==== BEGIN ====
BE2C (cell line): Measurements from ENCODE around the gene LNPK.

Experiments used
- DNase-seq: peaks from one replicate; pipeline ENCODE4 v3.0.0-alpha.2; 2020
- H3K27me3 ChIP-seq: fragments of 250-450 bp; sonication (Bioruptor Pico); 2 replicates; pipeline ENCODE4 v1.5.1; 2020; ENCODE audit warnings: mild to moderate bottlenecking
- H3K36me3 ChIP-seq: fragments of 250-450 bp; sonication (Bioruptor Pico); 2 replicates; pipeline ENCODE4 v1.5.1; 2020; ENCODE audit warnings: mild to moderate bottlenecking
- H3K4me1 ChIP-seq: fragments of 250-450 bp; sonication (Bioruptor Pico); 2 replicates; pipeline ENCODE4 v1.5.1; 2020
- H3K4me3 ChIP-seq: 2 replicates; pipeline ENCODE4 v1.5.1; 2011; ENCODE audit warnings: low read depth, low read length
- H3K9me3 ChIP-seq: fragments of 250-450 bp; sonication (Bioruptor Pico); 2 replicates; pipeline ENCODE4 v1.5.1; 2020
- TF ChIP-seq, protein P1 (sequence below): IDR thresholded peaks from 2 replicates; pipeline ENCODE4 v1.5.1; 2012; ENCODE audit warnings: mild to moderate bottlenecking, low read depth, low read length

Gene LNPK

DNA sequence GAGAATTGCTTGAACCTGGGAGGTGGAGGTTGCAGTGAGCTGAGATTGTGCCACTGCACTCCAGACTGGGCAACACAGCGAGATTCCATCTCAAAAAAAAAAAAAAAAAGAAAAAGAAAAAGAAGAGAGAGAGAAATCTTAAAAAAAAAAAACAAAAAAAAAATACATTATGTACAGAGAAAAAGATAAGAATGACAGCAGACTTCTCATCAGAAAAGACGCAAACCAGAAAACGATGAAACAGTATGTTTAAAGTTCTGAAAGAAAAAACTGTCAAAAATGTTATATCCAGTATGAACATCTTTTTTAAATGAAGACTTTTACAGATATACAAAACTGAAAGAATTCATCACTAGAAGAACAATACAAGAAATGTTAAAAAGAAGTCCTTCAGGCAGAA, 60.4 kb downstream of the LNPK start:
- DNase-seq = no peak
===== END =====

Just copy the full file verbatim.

BE2C (cell line): Measurements from ENCODE around the gene LNPK.

Experiments used
- DNase-seq: peaks from one replicate; pipeline ENCODE4 v3.0.0-alpha.2; 2020
- H3K27me3 ChIP-seq: fragments of 250-450 bp; sonication (Bioruptor Pico); 2 replicates; pipeline ENCODE4 v1.5.1; 2020; ENCODE audit warnings: mild to moderate bottlenecking
- H3K36me3 ChIP-seq: fragments of 250-450 bp; sonication (Bioruptor Pico); 2 replicates; pipeline ENCODE4 v1.5.1; 2020; ENCODE audit warnings: mild to moderate bottlenecking
- H3K4me1 ChIP-seq: fragments of 250-450 bp; sonication (Bioruptor Pico); 2 replicates; pipeline ENCODE4 v1.5.1; 2020
- H3K4me3 ChIP-seq: 2 replicates; pipeline ENCODE4 v1.5.1; 2011; ENCODE audit warnings: low read depth, low read length
- H3K9me3 ChIP-seq: fragments of 250-450 bp; sonication (Bioruptor Pico); 2 replicates; pipeline ENCODE4 v1.5.1; 2020
- TF ChIP-seq, protein P1 (sequence below): IDR thresholded peaks from 2 replicates; pipeline ENCODE4 v1.5.1; 2012; ENCODE audit warnings: mild to moderate bottlenecking, low read depth, low read length

Gene LNPK

DNA sequence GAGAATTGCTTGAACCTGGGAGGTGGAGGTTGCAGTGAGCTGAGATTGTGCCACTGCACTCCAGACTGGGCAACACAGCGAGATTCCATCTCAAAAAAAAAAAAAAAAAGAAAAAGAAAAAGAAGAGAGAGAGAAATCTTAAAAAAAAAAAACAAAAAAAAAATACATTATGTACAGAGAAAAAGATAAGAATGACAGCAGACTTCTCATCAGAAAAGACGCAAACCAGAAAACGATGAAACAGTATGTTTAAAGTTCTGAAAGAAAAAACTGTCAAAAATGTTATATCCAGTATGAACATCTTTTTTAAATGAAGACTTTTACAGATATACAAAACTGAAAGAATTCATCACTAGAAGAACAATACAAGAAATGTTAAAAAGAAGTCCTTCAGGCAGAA, 60.4 kb downstream of the LNPK start:
- DNase-seq = no peak